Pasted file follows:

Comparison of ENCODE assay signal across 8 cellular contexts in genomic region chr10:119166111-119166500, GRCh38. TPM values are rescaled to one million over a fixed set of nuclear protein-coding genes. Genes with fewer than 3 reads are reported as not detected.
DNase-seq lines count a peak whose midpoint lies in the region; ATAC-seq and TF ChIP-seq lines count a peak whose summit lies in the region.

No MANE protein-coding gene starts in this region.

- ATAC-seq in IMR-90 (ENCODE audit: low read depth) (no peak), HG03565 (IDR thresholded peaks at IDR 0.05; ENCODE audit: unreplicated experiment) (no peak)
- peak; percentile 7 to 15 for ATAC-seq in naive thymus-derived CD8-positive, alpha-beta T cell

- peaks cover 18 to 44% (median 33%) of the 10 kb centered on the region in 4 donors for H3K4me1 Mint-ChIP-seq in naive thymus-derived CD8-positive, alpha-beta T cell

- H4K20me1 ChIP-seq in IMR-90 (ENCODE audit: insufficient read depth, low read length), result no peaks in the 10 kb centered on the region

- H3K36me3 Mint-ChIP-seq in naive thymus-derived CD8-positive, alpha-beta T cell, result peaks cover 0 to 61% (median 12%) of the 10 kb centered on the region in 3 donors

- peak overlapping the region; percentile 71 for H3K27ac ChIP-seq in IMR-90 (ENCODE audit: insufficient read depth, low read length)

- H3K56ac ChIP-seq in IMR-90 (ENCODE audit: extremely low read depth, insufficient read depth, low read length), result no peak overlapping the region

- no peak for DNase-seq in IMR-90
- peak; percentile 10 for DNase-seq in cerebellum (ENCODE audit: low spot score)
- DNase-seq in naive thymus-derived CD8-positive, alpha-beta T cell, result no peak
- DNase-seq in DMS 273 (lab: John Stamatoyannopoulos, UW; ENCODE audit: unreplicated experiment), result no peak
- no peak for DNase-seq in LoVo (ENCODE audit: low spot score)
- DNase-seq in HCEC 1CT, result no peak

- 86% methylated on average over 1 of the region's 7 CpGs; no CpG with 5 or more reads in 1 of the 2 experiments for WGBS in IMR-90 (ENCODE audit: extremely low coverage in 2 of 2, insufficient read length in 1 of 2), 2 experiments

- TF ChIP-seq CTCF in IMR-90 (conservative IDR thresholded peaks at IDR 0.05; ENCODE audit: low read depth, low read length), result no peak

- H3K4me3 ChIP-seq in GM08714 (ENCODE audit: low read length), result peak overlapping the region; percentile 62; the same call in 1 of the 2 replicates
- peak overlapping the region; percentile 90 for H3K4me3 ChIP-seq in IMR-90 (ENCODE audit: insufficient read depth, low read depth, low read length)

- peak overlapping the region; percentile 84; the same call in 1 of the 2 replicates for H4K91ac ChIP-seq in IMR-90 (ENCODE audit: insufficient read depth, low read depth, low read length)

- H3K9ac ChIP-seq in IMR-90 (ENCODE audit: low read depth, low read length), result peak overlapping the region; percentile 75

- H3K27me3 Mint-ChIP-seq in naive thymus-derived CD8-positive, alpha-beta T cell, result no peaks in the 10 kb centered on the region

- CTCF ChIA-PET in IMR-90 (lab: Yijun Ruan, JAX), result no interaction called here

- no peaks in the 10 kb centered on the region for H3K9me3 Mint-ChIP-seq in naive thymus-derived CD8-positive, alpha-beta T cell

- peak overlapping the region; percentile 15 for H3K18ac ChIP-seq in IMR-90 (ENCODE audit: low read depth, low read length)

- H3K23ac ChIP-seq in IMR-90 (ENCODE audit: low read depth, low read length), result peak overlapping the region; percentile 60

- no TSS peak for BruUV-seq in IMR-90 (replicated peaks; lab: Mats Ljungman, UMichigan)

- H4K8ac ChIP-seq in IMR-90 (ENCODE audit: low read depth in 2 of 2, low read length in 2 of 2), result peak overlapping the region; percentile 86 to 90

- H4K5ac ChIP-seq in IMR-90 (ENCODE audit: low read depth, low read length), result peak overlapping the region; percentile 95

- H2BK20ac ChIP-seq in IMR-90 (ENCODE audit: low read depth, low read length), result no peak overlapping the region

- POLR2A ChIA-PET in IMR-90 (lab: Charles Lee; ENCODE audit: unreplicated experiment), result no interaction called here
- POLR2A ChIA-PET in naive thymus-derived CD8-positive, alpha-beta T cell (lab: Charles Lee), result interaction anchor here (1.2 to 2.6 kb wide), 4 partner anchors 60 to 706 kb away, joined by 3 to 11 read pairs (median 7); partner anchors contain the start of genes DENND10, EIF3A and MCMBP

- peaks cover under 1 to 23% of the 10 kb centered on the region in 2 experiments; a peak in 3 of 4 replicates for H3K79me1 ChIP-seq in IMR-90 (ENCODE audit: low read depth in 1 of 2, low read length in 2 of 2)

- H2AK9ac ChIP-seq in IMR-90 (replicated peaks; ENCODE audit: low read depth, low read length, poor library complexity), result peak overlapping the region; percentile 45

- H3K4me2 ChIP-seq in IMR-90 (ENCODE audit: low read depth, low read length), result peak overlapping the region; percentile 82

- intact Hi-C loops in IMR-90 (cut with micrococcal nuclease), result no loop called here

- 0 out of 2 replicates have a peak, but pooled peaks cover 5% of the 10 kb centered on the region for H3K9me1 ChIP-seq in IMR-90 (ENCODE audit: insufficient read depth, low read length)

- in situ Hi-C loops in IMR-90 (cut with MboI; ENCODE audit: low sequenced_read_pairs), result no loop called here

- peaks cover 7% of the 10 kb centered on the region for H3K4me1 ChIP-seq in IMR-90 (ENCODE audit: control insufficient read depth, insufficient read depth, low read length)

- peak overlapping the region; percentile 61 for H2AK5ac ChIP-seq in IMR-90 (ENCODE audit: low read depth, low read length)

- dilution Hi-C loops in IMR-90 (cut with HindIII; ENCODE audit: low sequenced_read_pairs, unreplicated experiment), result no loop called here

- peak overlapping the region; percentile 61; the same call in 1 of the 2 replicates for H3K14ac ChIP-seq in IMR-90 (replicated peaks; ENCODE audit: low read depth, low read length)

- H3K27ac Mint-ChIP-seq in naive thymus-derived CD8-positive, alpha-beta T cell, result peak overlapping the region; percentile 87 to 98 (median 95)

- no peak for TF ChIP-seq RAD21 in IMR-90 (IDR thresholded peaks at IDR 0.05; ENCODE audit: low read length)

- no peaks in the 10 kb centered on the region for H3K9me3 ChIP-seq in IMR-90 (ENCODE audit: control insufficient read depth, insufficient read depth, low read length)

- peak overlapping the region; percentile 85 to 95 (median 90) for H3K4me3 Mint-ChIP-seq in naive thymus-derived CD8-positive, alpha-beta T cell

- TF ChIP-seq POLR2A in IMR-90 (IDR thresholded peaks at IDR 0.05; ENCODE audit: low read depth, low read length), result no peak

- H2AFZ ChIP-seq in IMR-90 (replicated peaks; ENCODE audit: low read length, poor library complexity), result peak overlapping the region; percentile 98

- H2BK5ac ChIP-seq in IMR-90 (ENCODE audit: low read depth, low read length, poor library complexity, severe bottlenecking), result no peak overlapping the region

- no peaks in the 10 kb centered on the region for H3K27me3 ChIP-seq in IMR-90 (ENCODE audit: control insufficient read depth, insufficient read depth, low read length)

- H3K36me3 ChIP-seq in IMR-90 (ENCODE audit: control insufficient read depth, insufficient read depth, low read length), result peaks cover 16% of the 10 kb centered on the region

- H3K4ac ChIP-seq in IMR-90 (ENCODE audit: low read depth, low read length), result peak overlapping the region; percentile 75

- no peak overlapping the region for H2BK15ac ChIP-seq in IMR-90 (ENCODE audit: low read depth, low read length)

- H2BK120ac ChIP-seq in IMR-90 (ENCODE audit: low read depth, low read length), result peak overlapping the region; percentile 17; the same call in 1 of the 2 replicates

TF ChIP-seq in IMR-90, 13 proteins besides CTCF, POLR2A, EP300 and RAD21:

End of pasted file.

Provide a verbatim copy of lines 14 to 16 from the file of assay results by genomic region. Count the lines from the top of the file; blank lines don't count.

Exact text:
- DNase-seq in DMS 273 (lab: John Stamatoyannopoulos, UW; ENCODE audit: unreplicated experiment), result no peak
- no peak for DNase-seq in LoVo (ENCODE audit: low spot score)
- DNase-seq in HCEC 1CT, result no peak